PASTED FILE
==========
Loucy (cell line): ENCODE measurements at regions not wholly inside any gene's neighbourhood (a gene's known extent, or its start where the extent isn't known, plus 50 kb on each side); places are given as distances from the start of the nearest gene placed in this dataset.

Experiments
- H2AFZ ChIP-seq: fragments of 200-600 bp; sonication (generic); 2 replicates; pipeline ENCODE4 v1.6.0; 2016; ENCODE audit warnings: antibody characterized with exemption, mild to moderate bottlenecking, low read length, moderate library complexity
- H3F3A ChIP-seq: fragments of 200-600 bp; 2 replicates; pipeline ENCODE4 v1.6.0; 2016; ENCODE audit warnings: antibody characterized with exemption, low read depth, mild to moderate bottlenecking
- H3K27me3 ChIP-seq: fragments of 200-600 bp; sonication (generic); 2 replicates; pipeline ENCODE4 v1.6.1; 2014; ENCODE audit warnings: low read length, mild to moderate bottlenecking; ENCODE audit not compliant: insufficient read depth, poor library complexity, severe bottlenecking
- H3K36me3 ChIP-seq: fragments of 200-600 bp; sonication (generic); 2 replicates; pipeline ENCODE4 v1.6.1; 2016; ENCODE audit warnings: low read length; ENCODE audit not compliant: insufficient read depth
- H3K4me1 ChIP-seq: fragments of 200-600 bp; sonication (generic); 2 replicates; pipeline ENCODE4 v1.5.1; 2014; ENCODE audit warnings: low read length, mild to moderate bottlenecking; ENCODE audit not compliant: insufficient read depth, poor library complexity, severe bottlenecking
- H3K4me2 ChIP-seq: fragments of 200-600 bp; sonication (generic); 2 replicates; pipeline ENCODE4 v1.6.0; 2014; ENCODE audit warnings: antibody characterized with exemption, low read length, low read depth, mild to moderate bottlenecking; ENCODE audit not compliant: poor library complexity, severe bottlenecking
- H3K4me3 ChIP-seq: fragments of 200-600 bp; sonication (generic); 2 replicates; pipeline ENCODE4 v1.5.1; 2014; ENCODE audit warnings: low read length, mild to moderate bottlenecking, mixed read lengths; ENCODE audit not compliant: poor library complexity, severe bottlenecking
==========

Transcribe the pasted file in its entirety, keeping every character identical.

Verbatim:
Loucy (cell line): ENCODE measurements at regions not wholly inside any gene's neighbourhood (a gene's known extent, or its start where the extent isn't known, plus 50 kb on each side); places are given as distances from the start of the nearest gene placed in this dataset.

Experiments
- H2AFZ ChIP-seq: fragments of 200-600 bp; sonication (generic); 2 replicates; pipeline ENCODE4 v1.6.0; 2016; ENCODE audit warnings: antibody characterized with exemption, mild to moderate bottlenecking, low read length, moderate library complexity
- H3F3A ChIP-seq: fragments of 200-600 bp; 2 replicates; pipeline ENCODE4 v1.6.0; 2016; ENCODE audit warnings: antibody characterized with exemption, low read depth, mild to moderate bottlenecking
- H3K27me3 ChIP-seq: fragments of 200-600 bp; sonication (generic); 2 replicates; pipeline ENCODE4 v1.6.1; 2014; ENCODE audit warnings: low read length, mild to moderate bottlenecking; ENCODE audit not compliant: insufficient read depth, poor library complexity, severe bottlenecking
- H3K36me3 ChIP-seq: fragments of 200-600 bp; sonication (generic); 2 replicates; pipeline ENCODE4 v1.6.1; 2016; ENCODE audit warnings: low read length; ENCODE audit not compliant: insufficient read depth
- H3K4me1 ChIP-seq: fragments of 200-600 bp; sonication (generic); 2 replicates; pipeline ENCODE4 v1.5.1; 2014; ENCODE audit warnings: low read length, mild to moderate bottlenecking; ENCODE audit not compliant: insufficient read depth, poor library complexity, severe bottlenecking
- H3K4me2 ChIP-seq: fragments of 200-600 bp; sonication (generic); 2 replicates; pipeline ENCODE4 v1.6.0; 2014; ENCODE audit warnings: antibody characterized with exemption, low read length, low read depth, mild to moderate bottlenecking; ENCODE audit not compliant: poor library complexity, severe bottlenecking
- H3K4me3 ChIP-seq: fragments of 200-600 bp; sonication (generic); 2 replicates; pipeline ENCODE4 v1.5.1; 2014; ENCODE audit warnings: low read length, mild to moderate bottlenecking, mixed read lengths; ENCODE audit not compliant: poor library complexity, severe bottlenecking